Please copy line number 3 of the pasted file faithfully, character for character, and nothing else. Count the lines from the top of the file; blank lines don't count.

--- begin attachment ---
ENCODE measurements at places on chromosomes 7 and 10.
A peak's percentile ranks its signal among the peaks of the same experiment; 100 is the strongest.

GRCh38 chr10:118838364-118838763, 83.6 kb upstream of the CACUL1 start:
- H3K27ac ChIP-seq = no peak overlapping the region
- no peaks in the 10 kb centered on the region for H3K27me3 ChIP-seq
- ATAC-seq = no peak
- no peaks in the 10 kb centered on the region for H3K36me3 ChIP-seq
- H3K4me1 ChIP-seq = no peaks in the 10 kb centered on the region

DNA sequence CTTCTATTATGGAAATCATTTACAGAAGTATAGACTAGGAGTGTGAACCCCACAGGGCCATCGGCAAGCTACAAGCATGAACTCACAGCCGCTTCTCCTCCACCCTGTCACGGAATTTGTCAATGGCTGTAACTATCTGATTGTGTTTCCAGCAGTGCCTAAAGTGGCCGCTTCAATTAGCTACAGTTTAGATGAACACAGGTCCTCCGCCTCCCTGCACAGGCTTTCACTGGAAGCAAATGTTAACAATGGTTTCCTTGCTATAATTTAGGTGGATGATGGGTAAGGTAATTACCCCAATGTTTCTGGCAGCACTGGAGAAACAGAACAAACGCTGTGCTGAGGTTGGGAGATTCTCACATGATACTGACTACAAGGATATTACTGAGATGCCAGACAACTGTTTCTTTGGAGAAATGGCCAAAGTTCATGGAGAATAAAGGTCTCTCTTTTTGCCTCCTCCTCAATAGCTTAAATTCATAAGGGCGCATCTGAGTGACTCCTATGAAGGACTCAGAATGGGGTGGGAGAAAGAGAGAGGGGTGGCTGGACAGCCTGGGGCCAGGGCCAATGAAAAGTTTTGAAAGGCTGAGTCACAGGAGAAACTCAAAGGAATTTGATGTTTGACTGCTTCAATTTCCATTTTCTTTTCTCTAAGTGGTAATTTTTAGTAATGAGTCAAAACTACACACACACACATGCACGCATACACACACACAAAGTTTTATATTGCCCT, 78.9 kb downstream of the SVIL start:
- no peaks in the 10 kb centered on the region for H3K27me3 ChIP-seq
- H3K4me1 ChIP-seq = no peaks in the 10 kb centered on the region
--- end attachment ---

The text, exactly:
GRCh38 chr10:118838364-118838763, 83.6 kb upstream of the CACUL1 start: